Beyond Death

By , Antioch, CA
In her poem “Because I Could not Stop for Death,” Emily Dickinson expresses the peace within a woman whose death draws near. One may expect a poem about death to be full of fear and pain. However, this work possesses a quiet, reflective tone. Emily Dickinson uses the plotline, the theme, and the literary devices in “Because I Could not Stop for Death” to present her message. The poem concerns Death and the speaker driving along the road of the narrator’s life. Their journey took them from the birth of the narrator to the point where she ascended into heaven.



“Because I Could not Stop for Death” involves Death, Immortality, and the speaker, who drive in a carriage near the end of the narrator’s life. Along the way, they pass schoolchildren at play, fields of grain, and the setting sun. All these represent stages of the speaker’s life. The children represented her childhood, the fields stood for the speaker’s days of toil and growth, and the setting sun marks the close of her life. Then the carriage “paused before a House” (l 7) which symbolizes the grave of the narrator. After the short stop, the carriage continues on “toward Eternity” (l 24), to the speaker’s everlasting home in heaven.



“Because I Could not Stop for Death” centers on the theme of peace. Though the poem mainly concerns death, the speaker shows peacefulness as she drives along with him. Evidently, the narrator did not fear Death; she said he “kindly stopped” (l 2) for her and that he possessed “civility” (l 8). One would not fear a man whom one regards as gracious. Furthermore, the two “slowly drove” (l 5) because they “knew no haste” (l 5). The speaker had “put away” (l 7) her “labor and...leisure too” (l 7). These lines also depict the carefree and peaceful manner of the speaker.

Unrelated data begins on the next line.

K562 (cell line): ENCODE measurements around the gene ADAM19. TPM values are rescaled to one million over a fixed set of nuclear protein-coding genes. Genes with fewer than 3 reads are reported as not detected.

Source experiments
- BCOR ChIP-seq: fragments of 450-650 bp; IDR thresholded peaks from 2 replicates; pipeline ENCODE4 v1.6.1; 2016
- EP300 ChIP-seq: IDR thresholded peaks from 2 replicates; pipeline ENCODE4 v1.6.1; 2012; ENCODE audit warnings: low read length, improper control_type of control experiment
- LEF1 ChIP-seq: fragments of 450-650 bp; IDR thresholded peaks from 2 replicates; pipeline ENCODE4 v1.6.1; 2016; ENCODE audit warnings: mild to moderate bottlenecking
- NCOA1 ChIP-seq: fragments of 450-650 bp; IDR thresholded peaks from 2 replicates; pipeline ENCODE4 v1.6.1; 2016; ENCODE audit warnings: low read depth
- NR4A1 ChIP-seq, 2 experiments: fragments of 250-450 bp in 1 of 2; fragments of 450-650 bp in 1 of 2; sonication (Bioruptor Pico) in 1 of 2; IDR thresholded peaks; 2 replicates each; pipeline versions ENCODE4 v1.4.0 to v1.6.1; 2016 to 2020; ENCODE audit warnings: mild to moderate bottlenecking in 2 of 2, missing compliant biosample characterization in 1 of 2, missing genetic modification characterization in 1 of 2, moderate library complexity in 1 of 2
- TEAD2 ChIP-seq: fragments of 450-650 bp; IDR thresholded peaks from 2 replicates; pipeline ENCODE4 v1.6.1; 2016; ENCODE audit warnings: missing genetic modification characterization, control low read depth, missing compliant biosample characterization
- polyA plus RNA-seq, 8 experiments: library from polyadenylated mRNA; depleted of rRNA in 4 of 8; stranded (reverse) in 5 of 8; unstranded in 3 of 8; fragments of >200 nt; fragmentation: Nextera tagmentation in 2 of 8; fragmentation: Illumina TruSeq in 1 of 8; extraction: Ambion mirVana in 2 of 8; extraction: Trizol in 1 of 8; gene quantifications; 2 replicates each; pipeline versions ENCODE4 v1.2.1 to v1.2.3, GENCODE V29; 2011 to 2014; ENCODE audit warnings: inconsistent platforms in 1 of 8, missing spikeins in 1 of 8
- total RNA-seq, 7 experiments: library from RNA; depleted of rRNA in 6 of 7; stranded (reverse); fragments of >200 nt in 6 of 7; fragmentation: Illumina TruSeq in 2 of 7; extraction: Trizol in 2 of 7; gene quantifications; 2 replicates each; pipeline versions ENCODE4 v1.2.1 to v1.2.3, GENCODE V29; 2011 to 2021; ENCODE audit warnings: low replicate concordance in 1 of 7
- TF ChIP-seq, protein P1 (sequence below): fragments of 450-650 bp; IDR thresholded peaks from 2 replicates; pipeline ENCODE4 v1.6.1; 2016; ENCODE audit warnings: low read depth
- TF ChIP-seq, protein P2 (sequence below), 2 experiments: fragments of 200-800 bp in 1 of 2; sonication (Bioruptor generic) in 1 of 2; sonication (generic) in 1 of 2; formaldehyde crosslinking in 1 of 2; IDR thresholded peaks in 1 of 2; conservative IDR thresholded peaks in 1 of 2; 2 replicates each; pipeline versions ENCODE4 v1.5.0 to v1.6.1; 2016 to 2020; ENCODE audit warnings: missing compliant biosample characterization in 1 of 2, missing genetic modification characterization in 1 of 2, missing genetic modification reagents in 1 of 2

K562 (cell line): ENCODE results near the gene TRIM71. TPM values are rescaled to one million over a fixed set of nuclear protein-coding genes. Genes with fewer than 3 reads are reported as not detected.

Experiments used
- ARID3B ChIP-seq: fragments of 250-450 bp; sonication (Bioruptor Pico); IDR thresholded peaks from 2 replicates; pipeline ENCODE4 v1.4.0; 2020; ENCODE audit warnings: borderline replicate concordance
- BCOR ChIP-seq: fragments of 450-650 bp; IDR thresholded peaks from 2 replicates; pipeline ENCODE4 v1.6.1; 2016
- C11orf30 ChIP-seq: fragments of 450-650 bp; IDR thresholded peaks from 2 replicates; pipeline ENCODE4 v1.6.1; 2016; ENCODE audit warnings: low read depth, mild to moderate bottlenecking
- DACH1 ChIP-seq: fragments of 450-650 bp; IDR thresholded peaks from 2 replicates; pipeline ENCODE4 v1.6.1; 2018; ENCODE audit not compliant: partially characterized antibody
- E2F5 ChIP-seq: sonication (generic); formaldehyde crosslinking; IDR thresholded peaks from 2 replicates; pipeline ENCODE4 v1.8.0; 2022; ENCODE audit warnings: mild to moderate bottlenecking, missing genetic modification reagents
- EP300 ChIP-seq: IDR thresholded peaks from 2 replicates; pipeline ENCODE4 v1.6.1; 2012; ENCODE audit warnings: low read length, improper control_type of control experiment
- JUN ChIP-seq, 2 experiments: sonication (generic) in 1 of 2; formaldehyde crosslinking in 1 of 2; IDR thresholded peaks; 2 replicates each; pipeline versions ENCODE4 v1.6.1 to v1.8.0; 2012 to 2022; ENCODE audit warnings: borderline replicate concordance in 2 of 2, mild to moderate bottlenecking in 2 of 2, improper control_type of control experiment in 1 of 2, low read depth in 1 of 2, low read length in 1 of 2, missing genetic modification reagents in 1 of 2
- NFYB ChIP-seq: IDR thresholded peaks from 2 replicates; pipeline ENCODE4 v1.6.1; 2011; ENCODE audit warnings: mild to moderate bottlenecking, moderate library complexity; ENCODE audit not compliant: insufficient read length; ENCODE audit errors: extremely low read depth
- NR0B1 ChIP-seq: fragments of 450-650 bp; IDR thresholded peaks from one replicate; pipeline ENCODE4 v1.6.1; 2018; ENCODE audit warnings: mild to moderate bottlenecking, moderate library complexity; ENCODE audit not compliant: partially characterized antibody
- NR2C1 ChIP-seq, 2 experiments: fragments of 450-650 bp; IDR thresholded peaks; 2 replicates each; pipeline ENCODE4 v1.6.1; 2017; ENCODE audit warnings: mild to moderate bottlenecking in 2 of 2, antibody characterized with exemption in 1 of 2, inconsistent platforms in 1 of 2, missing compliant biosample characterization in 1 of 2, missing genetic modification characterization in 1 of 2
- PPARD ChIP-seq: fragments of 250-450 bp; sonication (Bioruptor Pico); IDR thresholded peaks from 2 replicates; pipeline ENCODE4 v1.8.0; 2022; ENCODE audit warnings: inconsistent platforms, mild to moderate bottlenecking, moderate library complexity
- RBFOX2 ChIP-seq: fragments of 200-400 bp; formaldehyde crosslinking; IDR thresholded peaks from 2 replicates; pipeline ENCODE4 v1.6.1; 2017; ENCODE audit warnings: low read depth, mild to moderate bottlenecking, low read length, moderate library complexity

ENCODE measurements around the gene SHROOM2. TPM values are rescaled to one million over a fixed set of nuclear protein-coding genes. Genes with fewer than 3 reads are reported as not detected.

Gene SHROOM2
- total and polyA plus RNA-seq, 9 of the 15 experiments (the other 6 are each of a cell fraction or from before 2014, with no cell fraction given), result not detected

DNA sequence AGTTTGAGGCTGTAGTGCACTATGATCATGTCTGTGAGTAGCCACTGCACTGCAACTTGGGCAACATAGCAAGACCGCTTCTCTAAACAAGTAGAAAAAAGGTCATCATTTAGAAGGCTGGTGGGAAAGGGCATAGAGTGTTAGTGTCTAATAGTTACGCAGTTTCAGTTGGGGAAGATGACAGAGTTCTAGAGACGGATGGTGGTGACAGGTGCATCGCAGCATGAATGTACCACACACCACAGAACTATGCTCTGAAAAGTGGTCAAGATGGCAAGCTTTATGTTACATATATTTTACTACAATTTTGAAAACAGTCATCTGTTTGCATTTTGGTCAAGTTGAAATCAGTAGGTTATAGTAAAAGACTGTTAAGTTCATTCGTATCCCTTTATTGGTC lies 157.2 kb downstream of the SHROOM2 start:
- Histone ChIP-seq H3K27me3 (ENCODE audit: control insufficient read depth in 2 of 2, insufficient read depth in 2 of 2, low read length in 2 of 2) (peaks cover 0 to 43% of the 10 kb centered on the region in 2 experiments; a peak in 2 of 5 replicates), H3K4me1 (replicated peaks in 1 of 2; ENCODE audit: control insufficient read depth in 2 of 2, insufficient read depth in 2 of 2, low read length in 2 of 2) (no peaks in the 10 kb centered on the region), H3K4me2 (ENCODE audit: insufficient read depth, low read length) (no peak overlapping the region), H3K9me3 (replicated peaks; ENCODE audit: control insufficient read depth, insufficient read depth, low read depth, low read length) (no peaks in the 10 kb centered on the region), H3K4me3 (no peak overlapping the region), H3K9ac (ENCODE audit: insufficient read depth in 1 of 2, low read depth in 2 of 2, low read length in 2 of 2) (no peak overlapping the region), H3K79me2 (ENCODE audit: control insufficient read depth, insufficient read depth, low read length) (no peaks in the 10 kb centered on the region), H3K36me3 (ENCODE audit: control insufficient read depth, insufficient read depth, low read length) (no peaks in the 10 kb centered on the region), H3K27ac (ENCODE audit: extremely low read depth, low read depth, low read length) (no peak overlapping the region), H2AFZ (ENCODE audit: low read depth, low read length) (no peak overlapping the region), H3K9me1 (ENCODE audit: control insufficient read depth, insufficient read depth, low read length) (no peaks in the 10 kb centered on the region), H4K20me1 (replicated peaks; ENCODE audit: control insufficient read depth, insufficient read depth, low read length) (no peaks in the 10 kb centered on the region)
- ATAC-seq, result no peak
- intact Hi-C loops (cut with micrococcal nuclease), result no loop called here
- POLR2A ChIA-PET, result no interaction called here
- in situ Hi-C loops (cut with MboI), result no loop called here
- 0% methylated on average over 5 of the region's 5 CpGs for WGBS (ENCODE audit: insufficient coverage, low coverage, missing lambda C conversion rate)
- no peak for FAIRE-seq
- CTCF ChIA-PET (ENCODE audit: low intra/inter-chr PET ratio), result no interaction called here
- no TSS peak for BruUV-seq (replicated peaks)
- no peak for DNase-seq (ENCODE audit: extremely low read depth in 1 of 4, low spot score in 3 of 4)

In “Because I Could not Stop for Death,” Emily Dickinson mostly illustrated her message with symbolism. Ms. Dickinson used the carriage drive to represent the speaker’s journey to her death. Additionally, the narrator’s clothes were made of gossamer and tulle—fabrics typically used for a bridal gown, indicating the speaker’s role of a bride going to meet her bridegroom. This symbolizes the reuniting of a Christian and her figurative bridegroom, Jesus Christ. Revelation 21:2 says, “I saw the Holy City, the new Jerusalem, coming down out of heaven from God, prepared as a bride beautifully dressed for her husband” (New International Version, Revelation 21:2). The “House that seemed/A Swelling of the Ground” (l 17-18) with the “scarcely visible” (l 19) roof and the cornice “in the Ground” (l 20) symbolizes the speaker’s coffin and her state of death.



The poem “Because I Could not Stop for Death” urges the reader not to fear death. In this work, Emily Dickinson created the picture of a woman peacefully traveling to her death. Along the way, the speaker merely “paused” (l 17) at her grave, signifying the temporary state of death. Afterwards, one notices that she wore the garments of a bride. This relates to how a Christian becomes the bride of Christ after death. For the nonchristian, one only needs to fear the Hell which follows. On the other hand, the Christian can look beyond death to living in heaven with the Lord forever.



Works Cited

Dickinson, E. “Because I could not stop for Death (712).” The Poems of Emily Dickinson.


The Belknap Press of Harvard University Press, 1951. Web. 25 Mar 2012.


<http://www.poets.org/viewmedia.php/prmMID/15395>.

Serendipity Bible for Groups. New International Version. Lyman Coleman, editor.


Grand Rapids: Zondervan, 1998.





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